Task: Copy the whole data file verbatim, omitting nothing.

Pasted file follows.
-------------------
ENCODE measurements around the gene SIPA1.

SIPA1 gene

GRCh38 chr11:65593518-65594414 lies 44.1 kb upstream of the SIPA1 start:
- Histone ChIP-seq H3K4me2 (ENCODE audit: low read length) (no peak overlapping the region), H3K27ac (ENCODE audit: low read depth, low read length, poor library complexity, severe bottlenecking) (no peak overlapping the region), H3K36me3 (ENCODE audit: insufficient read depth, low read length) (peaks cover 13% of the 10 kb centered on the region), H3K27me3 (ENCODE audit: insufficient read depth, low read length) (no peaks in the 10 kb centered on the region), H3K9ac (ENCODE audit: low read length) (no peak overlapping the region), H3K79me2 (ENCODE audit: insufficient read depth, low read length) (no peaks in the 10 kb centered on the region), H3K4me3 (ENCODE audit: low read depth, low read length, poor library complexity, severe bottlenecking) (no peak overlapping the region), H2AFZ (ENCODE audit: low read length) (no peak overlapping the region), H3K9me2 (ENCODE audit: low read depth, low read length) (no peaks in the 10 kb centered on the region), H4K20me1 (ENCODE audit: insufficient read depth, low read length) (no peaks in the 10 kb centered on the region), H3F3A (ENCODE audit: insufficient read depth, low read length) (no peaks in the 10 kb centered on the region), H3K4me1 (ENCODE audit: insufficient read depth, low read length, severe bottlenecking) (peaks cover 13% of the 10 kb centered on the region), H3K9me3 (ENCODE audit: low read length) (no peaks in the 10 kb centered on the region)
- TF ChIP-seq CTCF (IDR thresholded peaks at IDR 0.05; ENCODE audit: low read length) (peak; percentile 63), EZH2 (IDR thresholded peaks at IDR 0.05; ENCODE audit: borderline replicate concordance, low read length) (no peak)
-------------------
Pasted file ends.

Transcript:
ENCODE measurements around the gene SIPA1.

SIPA1 gene

GRCh38 chr11:65593518-65594414 lies 44.1 kb upstream of the SIPA1 start:
- Histone ChIP-seq H3K4me2 (ENCODE audit: low read length) (no peak overlapping the region), H3K27ac (ENCODE audit: low read depth, low read length, poor library complexity, severe bottlenecking) (no peak overlapping the region), H3K36me3 (ENCODE audit: insufficient read depth, low read length) (peaks cover 13% of the 10 kb centered on the region), H3K27me3 (ENCODE audit: insufficient read depth, low read length) (no peaks in the 10 kb centered on the region), H3K9ac (ENCODE audit: low read length) (no peak overlapping the region), H3K79me2 (ENCODE audit: insufficient read depth, low read length) (no peaks in the 10 kb centered on the region), H3K4me3 (ENCODE audit: low read depth, low read length, poor library complexity, severe bottlenecking) (no peak overlapping the region), H2AFZ (ENCODE audit: low read length) (no peak overlapping the region), H3K9me2 (ENCODE audit: low read depth, low read length) (no peaks in the 10 kb centered on the region), H4K20me1 (ENCODE audit: insufficient read depth, low read length) (no peaks in the 10 kb centered on the region), H3F3A (ENCODE audit: insufficient read depth, low read length) (no peaks in the 10 kb centered on the region), H3K4me1 (ENCODE audit: insufficient read depth, low read length, severe bottlenecking) (peaks cover 13% of the 10 kb centered on the region), H3K9me3 (ENCODE audit: low read length) (no peaks in the 10 kb centered on the region)
- TF ChIP-seq CTCF (IDR thresholded peaks at IDR 0.05; ENCODE audit: low read length) (peak; percentile 63), EZH2 (IDR thresholded peaks at IDR 0.05; ENCODE audit: borderline replicate concordance, low read length) (no peak)